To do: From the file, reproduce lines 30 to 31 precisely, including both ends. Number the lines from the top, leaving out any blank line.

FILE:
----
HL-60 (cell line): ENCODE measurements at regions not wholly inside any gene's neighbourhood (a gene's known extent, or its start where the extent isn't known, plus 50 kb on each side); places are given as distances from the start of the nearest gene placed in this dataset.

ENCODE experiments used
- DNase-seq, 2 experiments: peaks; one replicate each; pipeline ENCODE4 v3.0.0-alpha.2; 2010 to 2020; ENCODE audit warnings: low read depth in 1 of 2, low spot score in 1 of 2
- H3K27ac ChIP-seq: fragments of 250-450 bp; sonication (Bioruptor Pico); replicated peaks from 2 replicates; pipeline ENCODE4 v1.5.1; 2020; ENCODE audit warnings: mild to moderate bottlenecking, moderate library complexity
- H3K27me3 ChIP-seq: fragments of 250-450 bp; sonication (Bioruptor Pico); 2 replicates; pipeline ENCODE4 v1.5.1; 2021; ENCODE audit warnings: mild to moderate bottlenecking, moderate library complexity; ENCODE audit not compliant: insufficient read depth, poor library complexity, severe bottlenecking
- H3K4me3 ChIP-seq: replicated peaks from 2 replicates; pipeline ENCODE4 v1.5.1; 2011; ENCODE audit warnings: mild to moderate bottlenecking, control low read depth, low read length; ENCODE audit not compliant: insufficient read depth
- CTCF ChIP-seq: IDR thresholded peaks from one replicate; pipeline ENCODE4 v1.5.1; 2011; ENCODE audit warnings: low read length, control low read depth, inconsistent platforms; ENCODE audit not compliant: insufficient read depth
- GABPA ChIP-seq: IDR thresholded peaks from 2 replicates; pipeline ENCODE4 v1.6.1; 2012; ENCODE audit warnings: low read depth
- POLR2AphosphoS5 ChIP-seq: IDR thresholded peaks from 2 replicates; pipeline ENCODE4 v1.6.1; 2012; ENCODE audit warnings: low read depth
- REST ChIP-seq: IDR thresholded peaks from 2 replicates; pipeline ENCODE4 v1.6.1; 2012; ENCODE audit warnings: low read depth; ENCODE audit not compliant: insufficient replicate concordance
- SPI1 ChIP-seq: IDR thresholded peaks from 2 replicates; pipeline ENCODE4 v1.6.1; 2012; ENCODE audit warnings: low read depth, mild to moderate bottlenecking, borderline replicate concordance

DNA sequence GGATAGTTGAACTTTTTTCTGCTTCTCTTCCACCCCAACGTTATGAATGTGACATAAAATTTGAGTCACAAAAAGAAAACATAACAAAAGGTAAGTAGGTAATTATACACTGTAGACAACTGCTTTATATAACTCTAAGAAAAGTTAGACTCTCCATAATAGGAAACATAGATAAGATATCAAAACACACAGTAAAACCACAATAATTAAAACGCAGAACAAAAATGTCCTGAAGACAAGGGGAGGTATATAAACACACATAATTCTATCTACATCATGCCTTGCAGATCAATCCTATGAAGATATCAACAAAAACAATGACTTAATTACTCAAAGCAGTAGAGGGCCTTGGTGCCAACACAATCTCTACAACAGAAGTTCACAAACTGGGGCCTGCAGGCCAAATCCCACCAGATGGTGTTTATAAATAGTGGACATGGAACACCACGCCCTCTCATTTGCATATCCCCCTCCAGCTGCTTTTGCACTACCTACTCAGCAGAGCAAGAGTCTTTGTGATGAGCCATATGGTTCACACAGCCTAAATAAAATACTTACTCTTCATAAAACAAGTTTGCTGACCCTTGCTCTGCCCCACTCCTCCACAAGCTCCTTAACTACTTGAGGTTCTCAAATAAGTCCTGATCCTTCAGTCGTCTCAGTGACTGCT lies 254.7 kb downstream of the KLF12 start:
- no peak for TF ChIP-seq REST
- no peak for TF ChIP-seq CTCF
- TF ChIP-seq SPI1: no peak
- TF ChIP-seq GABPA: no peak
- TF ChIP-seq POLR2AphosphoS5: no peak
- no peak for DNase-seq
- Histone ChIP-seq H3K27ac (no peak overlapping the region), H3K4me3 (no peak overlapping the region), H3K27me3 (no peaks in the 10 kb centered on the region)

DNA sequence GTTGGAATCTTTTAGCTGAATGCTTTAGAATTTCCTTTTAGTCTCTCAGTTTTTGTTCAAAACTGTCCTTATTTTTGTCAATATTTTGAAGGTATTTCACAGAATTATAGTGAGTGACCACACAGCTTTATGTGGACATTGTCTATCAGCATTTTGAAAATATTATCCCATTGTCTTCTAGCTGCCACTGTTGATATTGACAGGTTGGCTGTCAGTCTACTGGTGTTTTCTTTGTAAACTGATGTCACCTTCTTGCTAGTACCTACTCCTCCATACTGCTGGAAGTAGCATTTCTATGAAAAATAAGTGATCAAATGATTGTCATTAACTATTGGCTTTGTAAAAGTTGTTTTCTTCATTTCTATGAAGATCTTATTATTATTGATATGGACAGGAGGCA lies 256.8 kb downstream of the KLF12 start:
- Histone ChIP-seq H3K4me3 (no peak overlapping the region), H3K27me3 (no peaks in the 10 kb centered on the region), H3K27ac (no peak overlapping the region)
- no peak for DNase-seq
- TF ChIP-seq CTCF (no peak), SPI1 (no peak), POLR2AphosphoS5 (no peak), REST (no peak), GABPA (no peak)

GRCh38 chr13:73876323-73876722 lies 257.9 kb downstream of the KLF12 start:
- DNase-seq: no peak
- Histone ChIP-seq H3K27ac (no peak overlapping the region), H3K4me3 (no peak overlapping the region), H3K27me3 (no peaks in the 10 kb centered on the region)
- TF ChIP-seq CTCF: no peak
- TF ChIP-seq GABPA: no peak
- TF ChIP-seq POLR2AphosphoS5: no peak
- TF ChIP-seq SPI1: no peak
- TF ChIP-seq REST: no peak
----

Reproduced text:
- TF ChIP-seq SPI1: no peak
- TF ChIP-seq REST: no peak